The U.S. Food and Drug Administration has published a warning letter it sent in September 2019 to a company selling cannabidiol (CBD) oil as a dietary supplement. “This product is labeled as a dietary supplement; however, it cannot be a dietary supplement because it does not meet the definition of a dietary supplement,” the letter stated. “Under those provisions, if an article (such as CBD) is an active ingredient in a drug product that has been approved [], or has been authorized for investigation as a new drug for which substantial clinical investigations have been instituted and for which the existence of such investigations has been made public, then products containing that substance are outside the definition of a dietary supplement. There is an exception if the substance was ‘marketed as’ a dietary supplement or as a conventional food before the new drug investigations were authorized; however, based on available…

The California Environmental Protection Agency (CalEPA) has announced that “virtually all use of the pesticide chlorpyrifos in California will end” in 2020 “following an agreement between the Department of Pesticide Regulation (DPR) and pesticide manufacturers to withdraw their products.” The companies apparently agreed to end sales of chlorpyrifos by February 6, 2020, and growers will not be permitted to use or possess chlorpyrifos after December 31, 2020. Uses before that deadline “must comply with existing restrictions, including a ban on aerial spraying, quarter-mile buffer zones and limiting use to crop-pest combinations that lack alternatives.” “To ensure consistency for growers and for enforcement purposes, DPR is applying the terms and deadlines in the settlements to seven other companies that are not part of the settlement agreement but are subject to DPR’s cancellation orders,” CalEPA’s press release states.

The European Food Safety Authority (EFSA) has launched a public consultation on the risks associated with consuming aflatoxins, mycotoxins produced by two species of Aspergillus that “are known to be genotoxic (capable of damaging DNA) and carcinogenic.” Most human exposure to aflatoxins comes from contaminated grains and derived products, although they can also be found in milk, according to the notice. Comments will be accepted until November 15, 2019.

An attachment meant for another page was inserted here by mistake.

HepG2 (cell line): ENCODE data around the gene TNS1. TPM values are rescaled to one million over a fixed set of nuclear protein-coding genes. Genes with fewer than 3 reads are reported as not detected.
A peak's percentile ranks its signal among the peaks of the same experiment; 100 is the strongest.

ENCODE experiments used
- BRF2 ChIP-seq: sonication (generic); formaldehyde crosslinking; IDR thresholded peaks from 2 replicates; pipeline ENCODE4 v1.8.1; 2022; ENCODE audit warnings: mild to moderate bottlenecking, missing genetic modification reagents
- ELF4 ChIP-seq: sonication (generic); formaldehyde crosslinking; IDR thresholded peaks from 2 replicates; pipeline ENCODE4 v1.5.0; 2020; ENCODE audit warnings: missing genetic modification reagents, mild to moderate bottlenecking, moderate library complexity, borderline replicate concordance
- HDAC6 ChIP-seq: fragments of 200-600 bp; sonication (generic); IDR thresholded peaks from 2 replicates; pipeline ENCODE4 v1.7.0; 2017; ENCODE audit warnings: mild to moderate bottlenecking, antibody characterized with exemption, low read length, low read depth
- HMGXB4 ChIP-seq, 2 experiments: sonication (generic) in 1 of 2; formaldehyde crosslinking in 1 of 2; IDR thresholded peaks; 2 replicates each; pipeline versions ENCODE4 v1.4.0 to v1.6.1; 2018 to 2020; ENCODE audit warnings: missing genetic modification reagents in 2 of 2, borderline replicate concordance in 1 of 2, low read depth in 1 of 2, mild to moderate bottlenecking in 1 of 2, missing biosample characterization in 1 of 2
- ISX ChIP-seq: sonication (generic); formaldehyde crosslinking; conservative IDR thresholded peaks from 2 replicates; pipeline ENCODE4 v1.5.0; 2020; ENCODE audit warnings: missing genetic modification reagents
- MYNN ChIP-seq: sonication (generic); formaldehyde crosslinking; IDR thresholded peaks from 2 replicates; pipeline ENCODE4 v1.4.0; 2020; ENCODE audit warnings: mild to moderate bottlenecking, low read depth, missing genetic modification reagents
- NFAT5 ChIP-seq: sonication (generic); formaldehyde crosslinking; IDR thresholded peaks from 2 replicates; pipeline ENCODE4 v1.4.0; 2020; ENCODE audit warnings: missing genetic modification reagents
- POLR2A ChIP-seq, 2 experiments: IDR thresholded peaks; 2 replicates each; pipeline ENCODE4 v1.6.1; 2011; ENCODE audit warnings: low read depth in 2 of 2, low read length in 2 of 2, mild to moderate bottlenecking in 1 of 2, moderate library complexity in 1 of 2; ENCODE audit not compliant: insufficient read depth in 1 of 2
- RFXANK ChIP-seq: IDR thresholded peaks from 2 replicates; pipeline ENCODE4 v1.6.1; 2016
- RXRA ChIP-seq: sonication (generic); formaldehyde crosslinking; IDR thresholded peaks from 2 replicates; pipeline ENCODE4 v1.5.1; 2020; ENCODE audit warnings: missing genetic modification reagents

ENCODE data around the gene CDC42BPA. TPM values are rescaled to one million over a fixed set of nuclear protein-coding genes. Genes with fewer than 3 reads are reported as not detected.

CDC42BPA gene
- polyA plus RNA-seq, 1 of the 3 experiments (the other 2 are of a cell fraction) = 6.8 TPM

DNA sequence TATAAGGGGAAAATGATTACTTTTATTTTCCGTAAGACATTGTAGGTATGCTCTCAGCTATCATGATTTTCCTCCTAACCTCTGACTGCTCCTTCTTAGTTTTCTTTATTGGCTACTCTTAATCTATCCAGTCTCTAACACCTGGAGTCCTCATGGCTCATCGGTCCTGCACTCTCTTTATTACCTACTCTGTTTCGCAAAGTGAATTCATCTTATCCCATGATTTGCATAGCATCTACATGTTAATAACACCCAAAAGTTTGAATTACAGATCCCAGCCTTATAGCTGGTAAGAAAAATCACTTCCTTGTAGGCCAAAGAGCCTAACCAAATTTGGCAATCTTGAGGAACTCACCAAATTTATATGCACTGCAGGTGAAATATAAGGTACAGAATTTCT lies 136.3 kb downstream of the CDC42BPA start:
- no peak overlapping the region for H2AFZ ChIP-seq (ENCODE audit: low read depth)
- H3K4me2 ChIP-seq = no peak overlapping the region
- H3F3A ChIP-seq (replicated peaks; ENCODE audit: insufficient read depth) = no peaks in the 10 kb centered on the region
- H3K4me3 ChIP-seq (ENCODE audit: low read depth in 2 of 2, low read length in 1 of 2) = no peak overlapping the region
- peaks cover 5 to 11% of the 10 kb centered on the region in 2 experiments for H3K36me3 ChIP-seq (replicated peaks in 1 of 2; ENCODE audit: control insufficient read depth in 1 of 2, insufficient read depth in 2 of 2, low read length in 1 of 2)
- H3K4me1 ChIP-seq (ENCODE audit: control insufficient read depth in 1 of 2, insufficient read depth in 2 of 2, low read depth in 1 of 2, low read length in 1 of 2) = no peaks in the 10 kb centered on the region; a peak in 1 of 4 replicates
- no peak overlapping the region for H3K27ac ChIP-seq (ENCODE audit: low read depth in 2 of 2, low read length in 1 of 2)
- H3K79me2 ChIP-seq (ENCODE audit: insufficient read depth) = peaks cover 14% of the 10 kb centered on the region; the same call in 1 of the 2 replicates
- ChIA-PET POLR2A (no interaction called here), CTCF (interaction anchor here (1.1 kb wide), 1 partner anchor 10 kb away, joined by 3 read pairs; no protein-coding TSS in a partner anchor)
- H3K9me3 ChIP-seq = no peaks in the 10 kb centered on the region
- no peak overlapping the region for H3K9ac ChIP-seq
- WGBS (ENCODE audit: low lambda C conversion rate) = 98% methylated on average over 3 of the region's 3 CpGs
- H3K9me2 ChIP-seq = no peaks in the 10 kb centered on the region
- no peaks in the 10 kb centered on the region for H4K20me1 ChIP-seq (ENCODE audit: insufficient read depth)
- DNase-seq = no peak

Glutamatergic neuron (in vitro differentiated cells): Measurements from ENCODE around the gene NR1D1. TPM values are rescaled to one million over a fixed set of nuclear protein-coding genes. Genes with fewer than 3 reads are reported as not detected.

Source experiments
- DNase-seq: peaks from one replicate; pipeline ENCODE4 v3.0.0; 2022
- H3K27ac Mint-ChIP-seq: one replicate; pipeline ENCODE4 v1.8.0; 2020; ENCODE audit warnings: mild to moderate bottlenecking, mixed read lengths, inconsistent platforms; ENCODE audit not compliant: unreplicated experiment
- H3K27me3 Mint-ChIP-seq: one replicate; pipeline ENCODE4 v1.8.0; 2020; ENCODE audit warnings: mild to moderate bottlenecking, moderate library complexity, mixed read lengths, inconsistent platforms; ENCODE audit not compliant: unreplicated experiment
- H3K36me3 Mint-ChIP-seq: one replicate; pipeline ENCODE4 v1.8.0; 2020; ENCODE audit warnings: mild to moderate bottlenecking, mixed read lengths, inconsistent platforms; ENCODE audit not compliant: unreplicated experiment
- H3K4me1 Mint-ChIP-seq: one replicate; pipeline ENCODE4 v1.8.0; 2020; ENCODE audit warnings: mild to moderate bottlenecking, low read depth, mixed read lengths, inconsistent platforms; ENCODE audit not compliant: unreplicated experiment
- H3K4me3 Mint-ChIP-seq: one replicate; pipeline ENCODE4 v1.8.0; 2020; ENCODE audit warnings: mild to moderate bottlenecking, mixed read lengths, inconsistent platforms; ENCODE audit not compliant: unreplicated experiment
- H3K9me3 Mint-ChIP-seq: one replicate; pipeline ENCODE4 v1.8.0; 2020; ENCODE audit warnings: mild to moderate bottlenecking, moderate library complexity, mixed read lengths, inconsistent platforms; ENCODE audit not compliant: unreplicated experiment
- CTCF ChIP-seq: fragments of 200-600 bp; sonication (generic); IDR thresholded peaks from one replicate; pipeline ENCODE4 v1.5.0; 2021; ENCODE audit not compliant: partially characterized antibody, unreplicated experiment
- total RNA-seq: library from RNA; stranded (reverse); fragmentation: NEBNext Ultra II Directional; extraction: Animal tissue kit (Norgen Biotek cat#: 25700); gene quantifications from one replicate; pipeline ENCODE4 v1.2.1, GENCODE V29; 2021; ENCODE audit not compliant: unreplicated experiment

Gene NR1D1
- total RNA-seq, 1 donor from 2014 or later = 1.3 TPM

The U.S. Department of Agriculture (USDA) and Food and Drug Administration (FDA) announced a number of developments in their work on organic food, poultry and food safety. FDA released an update on the implementation of the Food Safety Modernization Act (FSMA), announcing it will track outcomes for FSMA rules for inspections and recalls via the Food Safety Dashboard. One metric the agency will track is how quickly a company issues a public notice for a Class 1 recall for human and animal food. FDA has also released guidance on recall plans for its multipart guidance on “how to comply with the requirements for hazard analysis and risk-based preventive controls under our rule entitled ‘Current Good Manufacturing Practice, Hazard Analysis, and Risk-Based Preventive Controls for Human Food.’” USDA updated the National Poultry Improvement Plan (NPIP) Program Standards to incorporate proposed changes published in April 2019, including the amendment of the testing…

The U.S. House of Representatives has passed the SAFE Banking Act, which allows financial-service firms to work with "cannabis-related legitimate businesses and service providers," providing protection from federal prosecution for banks in states that have legalized cannabis. The bill, introduced by Rep. Ed Perlmutter (D-Colo.), has been sent to the Senate. In its press release praising the bill's passage, the National Cannabis Industry Association introduced a plan calling for "cannabis products, like other highly regulated consumables, to be regulated by the government agencies that currently regulate most food and drugs, primarily the Food and Drug Administration (FDA) and the Alcohol and Tobacco Tax and Trade Bureau (TTB) within the U.S. Department of the Treasury." Under the plan, "cannabis products would be divided into four categories, based on chemical components, safety, intended use, and consumption method. Each of these groups would be regulated through a separate regulatory 'lane' tailored to the…